BY DR. AGONSON
There’s darkness there beyond the realm of sight
which men may feel on cold and wintry nights,
but none are oft to speak of what is seen
—for dread, they all know what he means.
He whistles softly while the far off storm
makes thund’rous cries within its cloudy form.
He’s to his task, and soon begins to dig
a pit to catch the spilt blood of his pig.
The creature squeals as he draws forth his knife,
but is silenced as he ends its short life.
Red rivers run and pool below his feet.
And soon it is a shadow he will meet.
It comes from yonder wooded hill,
a shapeless visage that would kill
the weakened heart or wearied soul
that sees the shade of ol’ Jim Cole.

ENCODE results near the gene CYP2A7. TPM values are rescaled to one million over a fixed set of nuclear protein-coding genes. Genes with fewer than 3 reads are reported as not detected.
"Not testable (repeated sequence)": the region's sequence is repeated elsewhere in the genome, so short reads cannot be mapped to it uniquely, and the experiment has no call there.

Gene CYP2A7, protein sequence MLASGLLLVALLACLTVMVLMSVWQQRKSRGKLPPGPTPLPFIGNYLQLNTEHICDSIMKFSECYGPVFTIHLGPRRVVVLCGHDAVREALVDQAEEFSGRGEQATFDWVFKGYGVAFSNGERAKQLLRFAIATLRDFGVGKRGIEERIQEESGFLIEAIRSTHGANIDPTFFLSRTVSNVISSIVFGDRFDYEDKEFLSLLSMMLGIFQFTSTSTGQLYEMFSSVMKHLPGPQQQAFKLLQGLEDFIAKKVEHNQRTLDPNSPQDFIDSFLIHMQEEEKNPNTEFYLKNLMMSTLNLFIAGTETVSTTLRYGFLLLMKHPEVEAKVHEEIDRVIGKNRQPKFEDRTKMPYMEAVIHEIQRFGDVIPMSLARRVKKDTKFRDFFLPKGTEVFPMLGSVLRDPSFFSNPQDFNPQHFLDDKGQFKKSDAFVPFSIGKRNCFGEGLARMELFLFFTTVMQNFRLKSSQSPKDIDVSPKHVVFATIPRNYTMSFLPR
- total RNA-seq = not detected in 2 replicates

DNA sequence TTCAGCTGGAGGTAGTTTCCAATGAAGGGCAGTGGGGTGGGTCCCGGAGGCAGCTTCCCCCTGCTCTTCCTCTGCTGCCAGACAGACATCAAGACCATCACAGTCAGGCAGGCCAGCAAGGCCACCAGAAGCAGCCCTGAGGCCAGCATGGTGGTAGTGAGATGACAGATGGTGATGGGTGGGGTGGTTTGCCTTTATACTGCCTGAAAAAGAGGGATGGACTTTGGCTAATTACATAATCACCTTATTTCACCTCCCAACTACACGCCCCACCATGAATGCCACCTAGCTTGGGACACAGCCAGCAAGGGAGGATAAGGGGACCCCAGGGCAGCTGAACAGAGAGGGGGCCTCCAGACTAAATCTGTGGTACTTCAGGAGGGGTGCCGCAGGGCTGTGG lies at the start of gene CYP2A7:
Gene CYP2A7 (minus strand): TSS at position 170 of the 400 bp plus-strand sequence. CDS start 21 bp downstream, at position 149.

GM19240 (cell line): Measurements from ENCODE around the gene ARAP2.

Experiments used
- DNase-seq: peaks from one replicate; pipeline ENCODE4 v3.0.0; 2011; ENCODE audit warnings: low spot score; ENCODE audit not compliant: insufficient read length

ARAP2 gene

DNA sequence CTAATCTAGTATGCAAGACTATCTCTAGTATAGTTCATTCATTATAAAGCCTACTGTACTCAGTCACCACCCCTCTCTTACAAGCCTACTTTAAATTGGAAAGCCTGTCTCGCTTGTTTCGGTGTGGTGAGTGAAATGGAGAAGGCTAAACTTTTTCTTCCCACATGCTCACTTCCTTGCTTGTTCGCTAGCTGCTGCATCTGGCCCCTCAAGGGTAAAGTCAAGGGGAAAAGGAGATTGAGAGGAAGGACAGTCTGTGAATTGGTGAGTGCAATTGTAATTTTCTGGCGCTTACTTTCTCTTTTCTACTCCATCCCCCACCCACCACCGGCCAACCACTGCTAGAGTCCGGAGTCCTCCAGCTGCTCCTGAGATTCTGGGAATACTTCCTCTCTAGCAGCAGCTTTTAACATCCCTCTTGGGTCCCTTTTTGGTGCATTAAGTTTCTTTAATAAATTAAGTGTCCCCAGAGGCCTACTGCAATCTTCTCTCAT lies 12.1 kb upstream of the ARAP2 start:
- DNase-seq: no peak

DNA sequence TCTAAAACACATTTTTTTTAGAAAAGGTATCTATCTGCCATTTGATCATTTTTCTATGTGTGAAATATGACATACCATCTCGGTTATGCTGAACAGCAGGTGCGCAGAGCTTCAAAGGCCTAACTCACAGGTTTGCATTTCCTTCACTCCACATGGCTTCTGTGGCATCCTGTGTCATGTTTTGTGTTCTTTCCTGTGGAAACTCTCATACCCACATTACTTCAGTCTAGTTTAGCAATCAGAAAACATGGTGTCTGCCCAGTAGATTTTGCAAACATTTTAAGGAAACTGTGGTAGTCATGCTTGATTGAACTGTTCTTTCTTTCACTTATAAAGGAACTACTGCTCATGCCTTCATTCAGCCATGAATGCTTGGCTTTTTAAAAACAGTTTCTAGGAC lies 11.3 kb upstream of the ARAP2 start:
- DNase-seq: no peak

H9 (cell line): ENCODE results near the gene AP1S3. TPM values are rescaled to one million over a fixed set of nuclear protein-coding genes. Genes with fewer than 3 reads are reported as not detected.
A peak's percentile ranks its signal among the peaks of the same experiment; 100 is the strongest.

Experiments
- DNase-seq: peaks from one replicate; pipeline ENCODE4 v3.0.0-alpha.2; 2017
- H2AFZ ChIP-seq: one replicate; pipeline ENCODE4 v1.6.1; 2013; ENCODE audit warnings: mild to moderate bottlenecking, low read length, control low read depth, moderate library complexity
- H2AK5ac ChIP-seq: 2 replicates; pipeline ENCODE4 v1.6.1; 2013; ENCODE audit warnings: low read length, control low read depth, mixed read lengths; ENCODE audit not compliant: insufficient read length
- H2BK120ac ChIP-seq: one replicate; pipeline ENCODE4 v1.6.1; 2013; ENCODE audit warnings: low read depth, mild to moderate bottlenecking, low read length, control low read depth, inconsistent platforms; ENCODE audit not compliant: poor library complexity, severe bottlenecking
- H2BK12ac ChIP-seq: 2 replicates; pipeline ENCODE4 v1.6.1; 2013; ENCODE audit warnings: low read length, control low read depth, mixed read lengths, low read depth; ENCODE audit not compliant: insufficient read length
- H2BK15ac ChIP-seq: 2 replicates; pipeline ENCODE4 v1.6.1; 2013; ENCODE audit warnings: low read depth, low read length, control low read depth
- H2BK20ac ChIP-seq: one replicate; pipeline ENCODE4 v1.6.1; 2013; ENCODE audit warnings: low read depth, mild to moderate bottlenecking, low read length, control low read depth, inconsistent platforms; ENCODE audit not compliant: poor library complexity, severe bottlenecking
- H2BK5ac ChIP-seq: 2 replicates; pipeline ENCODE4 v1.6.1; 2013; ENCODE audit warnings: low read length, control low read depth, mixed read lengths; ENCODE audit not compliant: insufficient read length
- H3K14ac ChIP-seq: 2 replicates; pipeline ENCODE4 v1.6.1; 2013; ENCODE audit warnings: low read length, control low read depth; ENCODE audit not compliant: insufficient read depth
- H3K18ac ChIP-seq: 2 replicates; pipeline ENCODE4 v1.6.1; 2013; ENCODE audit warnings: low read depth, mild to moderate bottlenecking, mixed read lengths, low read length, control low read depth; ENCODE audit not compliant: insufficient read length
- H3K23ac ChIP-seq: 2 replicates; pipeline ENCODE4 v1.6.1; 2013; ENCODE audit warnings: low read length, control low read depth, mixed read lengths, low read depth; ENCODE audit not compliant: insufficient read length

Or so it seems, after it drank
of the swine’s offered bloody bank.
Color returns, and shape as well,
and so the two a moment dwell
to size the other up a spell.
“What business have ye with the dead?” said Jim.
“To know the day and hour nearing him,
to parley with whatever fay I will,
and bargain life from what might grant it still.”
“Dev’lish knowledge, yet have it all the same.
Be warned, I say, you’ll never win this game.
The day will be some three from morning light;
the hour will be the deepness of the night.”
“Yet will you take another’s son?
Might I exchange with anyone
his destined curse, his foul disease?
O be not silent to my pleas.”
“There are three days found in your hand,
and in each must you make this stand:
Another’s son brought to this place,
and murd’ring him, look in his face.
Can you this deed, your son you’ll save,
yet lacking one, he’ll to his grave.”